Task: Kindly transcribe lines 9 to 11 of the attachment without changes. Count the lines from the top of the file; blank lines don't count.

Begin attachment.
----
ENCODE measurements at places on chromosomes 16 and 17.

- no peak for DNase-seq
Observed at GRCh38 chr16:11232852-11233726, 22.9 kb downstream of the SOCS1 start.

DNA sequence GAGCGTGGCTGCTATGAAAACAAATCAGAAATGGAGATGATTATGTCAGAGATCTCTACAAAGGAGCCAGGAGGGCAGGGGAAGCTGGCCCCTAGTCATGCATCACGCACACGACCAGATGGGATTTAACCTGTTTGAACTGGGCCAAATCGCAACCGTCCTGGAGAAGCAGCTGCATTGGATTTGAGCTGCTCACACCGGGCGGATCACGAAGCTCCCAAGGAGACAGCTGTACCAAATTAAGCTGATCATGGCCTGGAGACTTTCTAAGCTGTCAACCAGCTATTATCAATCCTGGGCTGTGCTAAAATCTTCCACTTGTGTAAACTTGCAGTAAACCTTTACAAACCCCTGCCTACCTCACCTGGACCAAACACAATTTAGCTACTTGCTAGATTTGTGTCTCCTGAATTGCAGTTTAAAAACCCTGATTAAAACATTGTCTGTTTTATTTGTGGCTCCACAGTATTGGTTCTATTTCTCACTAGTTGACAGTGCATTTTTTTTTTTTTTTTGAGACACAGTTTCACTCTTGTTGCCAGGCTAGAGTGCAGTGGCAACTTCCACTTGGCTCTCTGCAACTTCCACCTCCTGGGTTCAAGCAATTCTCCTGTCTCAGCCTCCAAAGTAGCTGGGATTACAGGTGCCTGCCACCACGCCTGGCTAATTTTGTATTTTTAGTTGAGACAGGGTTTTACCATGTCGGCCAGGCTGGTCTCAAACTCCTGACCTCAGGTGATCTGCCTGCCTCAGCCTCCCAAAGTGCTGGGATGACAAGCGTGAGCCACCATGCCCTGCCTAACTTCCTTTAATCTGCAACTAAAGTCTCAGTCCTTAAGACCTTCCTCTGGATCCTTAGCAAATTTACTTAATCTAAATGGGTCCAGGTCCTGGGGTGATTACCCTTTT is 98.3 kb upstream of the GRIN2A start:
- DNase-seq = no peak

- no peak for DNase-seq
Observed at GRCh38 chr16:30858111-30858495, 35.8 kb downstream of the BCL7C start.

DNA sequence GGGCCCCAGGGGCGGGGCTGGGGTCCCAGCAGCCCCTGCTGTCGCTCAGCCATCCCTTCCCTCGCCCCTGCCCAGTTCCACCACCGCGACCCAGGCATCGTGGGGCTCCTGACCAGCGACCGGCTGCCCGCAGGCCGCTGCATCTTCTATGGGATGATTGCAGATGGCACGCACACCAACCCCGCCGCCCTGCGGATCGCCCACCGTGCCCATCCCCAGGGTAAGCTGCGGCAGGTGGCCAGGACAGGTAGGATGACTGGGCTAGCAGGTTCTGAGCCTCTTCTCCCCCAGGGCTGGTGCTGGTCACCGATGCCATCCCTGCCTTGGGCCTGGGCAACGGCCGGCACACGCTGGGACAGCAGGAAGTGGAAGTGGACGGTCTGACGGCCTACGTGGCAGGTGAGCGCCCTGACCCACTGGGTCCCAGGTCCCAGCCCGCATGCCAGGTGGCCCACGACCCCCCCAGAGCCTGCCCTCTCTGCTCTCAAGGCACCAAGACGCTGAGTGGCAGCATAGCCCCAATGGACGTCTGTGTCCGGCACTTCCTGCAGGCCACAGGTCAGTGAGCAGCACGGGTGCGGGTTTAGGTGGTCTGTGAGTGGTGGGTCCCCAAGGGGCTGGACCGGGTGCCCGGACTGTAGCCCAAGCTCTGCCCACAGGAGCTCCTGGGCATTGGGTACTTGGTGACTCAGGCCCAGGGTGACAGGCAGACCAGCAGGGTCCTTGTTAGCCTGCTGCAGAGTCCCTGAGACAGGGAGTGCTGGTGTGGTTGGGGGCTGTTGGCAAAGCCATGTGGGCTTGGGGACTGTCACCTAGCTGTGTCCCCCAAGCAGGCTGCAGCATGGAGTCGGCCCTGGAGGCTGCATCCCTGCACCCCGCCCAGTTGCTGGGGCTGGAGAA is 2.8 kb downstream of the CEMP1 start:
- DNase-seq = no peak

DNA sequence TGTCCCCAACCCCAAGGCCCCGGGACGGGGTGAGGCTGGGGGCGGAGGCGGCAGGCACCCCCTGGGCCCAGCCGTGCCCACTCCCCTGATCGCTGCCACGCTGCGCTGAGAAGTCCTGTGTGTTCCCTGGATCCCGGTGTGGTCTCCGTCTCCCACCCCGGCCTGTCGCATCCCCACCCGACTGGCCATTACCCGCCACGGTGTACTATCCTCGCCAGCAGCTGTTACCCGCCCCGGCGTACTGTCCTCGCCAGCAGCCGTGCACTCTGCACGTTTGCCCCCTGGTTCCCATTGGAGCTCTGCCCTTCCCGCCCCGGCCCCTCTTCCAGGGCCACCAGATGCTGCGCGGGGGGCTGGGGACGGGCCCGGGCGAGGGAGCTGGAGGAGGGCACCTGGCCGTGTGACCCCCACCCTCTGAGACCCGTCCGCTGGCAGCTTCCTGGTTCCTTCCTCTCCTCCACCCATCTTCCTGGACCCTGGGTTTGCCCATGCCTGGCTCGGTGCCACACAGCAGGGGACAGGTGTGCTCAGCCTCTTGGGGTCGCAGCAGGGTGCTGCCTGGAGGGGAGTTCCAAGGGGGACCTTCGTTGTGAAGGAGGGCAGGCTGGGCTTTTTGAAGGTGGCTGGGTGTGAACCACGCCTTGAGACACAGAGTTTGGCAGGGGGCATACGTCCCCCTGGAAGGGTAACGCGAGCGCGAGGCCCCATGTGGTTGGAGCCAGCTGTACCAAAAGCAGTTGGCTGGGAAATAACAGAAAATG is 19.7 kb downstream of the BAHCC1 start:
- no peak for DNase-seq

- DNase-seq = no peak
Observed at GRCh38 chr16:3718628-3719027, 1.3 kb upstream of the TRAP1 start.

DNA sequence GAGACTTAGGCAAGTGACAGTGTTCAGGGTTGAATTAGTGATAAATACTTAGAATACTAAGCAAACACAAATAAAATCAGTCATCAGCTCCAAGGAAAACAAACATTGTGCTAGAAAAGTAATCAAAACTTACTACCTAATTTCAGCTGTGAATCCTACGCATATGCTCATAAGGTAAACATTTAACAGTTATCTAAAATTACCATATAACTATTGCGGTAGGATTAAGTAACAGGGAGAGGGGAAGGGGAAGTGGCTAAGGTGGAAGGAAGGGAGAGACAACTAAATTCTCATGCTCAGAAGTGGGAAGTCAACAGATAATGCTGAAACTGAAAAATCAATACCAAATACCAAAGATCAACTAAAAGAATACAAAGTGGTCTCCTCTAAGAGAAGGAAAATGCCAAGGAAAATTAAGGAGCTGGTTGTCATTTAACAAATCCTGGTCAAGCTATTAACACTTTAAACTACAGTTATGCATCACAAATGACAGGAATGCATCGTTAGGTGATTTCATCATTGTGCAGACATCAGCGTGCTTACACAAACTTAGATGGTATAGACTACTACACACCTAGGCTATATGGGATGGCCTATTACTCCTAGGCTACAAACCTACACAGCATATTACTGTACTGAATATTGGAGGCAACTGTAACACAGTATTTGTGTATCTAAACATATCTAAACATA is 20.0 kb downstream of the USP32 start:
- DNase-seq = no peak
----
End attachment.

- DNase-seq = no peak

DNA sequence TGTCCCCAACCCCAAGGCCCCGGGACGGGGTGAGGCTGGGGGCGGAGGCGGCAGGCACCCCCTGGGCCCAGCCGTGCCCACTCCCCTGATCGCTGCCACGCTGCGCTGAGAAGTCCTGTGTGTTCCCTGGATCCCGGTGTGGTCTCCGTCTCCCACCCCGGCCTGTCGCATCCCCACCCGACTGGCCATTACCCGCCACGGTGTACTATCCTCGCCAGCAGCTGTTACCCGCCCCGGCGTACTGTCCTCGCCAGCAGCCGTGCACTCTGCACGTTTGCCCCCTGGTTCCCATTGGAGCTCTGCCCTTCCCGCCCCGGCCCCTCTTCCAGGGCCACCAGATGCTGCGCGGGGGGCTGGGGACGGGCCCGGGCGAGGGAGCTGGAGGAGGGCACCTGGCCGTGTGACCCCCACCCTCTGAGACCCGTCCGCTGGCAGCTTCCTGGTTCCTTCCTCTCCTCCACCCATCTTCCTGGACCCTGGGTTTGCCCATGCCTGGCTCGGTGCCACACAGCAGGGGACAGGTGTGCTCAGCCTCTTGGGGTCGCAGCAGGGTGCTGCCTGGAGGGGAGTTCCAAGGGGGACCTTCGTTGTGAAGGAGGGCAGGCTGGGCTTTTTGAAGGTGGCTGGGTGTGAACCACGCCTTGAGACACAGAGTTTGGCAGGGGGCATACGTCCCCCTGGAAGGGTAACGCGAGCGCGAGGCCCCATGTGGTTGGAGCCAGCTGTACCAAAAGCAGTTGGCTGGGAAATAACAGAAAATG is 19.7 kb downstream of the BAHCC1 start:
- no peak for DNase-seq